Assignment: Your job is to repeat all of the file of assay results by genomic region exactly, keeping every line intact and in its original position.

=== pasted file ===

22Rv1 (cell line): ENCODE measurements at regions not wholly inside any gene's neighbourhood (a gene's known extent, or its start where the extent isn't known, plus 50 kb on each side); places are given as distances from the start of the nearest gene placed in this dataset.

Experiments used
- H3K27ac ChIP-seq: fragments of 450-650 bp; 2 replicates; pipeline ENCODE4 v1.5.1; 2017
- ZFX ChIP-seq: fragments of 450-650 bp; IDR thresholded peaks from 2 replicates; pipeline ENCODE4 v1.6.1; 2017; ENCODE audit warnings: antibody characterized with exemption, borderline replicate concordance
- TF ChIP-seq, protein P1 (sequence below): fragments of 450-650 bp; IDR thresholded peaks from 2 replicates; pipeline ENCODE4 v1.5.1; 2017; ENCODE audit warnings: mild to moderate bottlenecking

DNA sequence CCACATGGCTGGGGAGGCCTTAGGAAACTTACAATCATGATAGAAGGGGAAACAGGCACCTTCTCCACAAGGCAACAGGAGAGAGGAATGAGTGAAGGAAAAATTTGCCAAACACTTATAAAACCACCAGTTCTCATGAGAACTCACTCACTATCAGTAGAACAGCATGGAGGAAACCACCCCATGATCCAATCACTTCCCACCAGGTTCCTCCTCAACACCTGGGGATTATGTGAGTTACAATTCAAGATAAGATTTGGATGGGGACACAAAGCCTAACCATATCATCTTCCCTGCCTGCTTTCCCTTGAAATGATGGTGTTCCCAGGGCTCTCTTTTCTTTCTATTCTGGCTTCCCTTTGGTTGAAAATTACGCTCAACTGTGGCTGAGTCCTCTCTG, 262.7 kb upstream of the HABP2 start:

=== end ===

22Rv1 (cell line): ENCODE measurements at regions not wholly inside any gene's neighbourhood (a gene's known extent, or its start where the extent isn't known, plus 50 kb on each side); places are given as distances from the start of the nearest gene placed in this dataset.

Experiments used
- H3K27ac ChIP-seq: fragments of 450-650 bp; 2 replicates; pipeline ENCODE4 v1.5.1; 2017
- ZFX ChIP-seq: fragments of 450-650 bp; IDR thresholded peaks from 2 replicates; pipeline ENCODE4 v1.6.1; 2017; ENCODE audit warnings: antibody characterized with exemption, borderline replicate concordance
- TF ChIP-seq, protein P1 (sequence below): fragments of 450-650 bp; IDR thresholded peaks from 2 replicates; pipeline ENCODE4 v1.5.1; 2017; ENCODE audit warnings: mild to moderate bottlenecking

DNA sequence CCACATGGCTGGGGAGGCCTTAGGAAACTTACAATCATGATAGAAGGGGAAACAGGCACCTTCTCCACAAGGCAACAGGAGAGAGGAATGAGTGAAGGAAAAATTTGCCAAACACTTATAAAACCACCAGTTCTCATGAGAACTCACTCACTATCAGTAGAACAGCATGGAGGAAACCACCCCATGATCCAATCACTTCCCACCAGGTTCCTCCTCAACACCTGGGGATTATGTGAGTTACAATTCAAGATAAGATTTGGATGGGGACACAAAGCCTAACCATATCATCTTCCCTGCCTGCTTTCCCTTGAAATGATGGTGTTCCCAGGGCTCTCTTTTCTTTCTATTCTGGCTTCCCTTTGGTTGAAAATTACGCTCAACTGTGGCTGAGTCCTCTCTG, 262.7 kb upstream of the HABP2 start: